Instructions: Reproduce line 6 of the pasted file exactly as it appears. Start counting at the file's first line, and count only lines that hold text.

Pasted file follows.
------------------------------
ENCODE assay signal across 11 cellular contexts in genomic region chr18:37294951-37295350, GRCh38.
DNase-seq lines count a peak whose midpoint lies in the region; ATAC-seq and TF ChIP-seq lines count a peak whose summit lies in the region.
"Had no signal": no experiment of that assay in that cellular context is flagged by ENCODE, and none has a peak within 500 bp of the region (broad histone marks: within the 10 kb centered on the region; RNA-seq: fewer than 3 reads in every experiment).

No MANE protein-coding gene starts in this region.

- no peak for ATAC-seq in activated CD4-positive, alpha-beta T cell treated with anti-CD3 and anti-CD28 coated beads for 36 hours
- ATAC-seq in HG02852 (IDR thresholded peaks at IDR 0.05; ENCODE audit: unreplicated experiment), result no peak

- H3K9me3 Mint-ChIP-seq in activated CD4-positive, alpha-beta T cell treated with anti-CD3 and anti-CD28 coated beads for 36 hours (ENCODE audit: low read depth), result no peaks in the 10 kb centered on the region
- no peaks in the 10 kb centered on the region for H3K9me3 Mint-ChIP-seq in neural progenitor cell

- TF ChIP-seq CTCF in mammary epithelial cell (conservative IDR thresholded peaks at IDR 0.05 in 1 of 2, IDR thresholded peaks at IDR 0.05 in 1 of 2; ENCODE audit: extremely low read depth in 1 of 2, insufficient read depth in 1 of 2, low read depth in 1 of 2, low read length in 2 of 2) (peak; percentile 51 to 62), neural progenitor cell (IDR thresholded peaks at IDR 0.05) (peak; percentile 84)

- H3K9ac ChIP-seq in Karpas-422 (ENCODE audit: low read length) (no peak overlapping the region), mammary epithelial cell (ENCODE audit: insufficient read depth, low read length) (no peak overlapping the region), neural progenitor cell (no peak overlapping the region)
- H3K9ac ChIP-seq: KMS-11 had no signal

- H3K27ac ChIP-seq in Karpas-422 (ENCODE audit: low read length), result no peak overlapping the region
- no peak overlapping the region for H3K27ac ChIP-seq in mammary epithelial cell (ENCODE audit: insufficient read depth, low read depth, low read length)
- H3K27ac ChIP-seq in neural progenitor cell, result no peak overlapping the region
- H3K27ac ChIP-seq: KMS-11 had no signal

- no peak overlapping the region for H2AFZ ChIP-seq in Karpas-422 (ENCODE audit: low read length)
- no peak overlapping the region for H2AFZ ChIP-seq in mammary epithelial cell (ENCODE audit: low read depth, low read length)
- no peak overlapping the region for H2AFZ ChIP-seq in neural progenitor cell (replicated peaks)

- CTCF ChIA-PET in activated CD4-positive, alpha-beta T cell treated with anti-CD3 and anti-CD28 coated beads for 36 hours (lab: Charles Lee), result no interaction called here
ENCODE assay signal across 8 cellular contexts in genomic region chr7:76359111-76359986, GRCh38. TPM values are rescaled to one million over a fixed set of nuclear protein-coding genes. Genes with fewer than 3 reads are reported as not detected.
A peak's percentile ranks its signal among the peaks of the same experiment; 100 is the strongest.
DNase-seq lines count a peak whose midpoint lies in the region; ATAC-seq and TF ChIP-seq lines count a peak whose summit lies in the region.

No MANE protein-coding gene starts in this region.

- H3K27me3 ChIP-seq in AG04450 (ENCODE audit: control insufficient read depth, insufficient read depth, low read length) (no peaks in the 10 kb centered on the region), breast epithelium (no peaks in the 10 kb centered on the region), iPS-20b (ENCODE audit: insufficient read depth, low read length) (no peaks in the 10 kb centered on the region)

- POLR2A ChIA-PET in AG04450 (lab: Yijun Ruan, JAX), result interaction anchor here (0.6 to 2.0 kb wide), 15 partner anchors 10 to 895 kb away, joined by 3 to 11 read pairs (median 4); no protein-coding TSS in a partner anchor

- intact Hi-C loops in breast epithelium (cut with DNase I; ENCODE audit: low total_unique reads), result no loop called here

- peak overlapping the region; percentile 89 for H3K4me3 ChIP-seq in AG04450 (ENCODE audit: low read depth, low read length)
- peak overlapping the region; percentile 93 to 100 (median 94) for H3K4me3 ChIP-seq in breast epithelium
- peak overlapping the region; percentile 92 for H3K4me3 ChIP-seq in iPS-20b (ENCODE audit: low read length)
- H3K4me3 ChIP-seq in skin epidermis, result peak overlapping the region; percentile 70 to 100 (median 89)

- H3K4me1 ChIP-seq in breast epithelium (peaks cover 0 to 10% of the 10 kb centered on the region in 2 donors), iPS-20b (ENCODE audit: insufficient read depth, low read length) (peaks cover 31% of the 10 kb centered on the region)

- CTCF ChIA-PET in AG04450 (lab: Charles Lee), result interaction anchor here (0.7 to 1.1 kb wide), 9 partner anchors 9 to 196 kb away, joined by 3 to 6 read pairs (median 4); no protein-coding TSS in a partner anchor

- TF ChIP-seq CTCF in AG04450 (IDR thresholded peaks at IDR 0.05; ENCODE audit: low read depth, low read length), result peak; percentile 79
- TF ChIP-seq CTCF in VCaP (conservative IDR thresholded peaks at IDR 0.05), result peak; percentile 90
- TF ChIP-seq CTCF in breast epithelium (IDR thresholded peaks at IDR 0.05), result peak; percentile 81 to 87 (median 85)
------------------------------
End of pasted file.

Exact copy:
- ATAC-seq in HG02852 (IDR thresholded peaks at IDR 0.05; ENCODE audit: unreplicated experiment), result no peak